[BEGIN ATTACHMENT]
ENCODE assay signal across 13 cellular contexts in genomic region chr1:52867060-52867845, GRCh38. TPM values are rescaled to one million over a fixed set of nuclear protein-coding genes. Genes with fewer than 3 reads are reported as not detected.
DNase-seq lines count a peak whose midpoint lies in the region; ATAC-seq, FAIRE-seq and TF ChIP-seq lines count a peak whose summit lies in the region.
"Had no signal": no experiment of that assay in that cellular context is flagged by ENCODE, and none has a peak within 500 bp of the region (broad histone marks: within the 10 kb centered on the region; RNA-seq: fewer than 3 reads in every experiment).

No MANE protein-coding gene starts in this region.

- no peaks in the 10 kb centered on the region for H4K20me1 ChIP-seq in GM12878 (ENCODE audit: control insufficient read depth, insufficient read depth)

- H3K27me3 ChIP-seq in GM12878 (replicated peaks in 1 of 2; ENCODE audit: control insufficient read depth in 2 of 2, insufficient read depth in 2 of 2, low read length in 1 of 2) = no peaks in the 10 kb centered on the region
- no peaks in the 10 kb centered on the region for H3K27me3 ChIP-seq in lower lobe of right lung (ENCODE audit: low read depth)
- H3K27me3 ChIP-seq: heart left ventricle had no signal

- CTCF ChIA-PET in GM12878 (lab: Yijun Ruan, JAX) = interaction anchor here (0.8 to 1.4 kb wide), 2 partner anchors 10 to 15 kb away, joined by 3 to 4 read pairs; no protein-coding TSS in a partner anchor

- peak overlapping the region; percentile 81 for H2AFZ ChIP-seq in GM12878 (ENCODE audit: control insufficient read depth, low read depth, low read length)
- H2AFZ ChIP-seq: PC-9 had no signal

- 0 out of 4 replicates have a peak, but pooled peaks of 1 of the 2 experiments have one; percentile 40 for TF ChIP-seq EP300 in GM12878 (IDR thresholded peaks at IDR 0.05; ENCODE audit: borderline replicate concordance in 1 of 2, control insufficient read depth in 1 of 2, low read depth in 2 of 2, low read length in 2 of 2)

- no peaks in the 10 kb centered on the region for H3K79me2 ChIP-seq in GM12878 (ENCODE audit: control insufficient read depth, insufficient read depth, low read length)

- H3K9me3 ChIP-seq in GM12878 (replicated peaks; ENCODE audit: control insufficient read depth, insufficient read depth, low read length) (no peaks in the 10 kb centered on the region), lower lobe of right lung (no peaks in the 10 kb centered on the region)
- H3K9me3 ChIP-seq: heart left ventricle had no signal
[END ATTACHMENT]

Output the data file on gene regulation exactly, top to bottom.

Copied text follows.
ENCODE assay signal across 13 cellular contexts in genomic region chr1:52867060-52867845, GRCh38. TPM values are rescaled to one million over a fixed set of nuclear protein-coding genes. Genes with fewer than 3 reads are reported as not detected.
DNase-seq lines count a peak whose midpoint lies in the region; ATAC-seq, FAIRE-seq and TF ChIP-seq lines count a peak whose summit lies in the region.
"Had no signal": no experiment of that assay in that cellular context is flagged by ENCODE, and none has a peak within 500 bp of the region (broad histone marks: within the 10 kb centered on the region; RNA-seq: fewer than 3 reads in every experiment).

No MANE protein-coding gene starts in this region.

- no peaks in the 10 kb centered on the region for H4K20me1 ChIP-seq in GM12878 (ENCODE audit: control insufficient read depth, insufficient read depth)

- H3K27me3 ChIP-seq in GM12878 (replicated peaks in 1 of 2; ENCODE audit: control insufficient read depth in 2 of 2, insufficient read depth in 2 of 2, low read length in 1 of 2) = no peaks in the 10 kb centered on the region
- no peaks in the 10 kb centered on the region for H3K27me3 ChIP-seq in lower lobe of right lung (ENCODE audit: low read depth)
- H3K27me3 ChIP-seq: heart left ventricle had no signal

- CTCF ChIA-PET in GM12878 (lab: Yijun Ruan, JAX) = interaction anchor here (0.8 to 1.4 kb wide), 2 partner anchors 10 to 15 kb away, joined by 3 to 4 read pairs; no protein-coding TSS in a partner anchor

- peak overlapping the region; percentile 81 for H2AFZ ChIP-seq in GM12878 (ENCODE audit: control insufficient read depth, low read depth, low read length)
- H2AFZ ChIP-seq: PC-9 had no signal

- 0 out of 4 replicates have a peak, but pooled peaks of 1 of the 2 experiments have one; percentile 40 for TF ChIP-seq EP300 in GM12878 (IDR thresholded peaks at IDR 0.05; ENCODE audit: borderline replicate concordance in 1 of 2, control insufficient read depth in 1 of 2, low read depth in 2 of 2, low read length in 2 of 2)

- no peaks in the 10 kb centered on the region for H3K79me2 ChIP-seq in GM12878 (ENCODE audit: control insufficient read depth, insufficient read depth, low read length)

- H3K9me3 ChIP-seq in GM12878 (replicated peaks; ENCODE audit: control insufficient read depth, insufficient read depth, low read length) (no peaks in the 10 kb centered on the region), lower lobe of right lung (no peaks in the 10 kb centered on the region)
- H3K9me3 ChIP-seq: heart left ventricle had no signal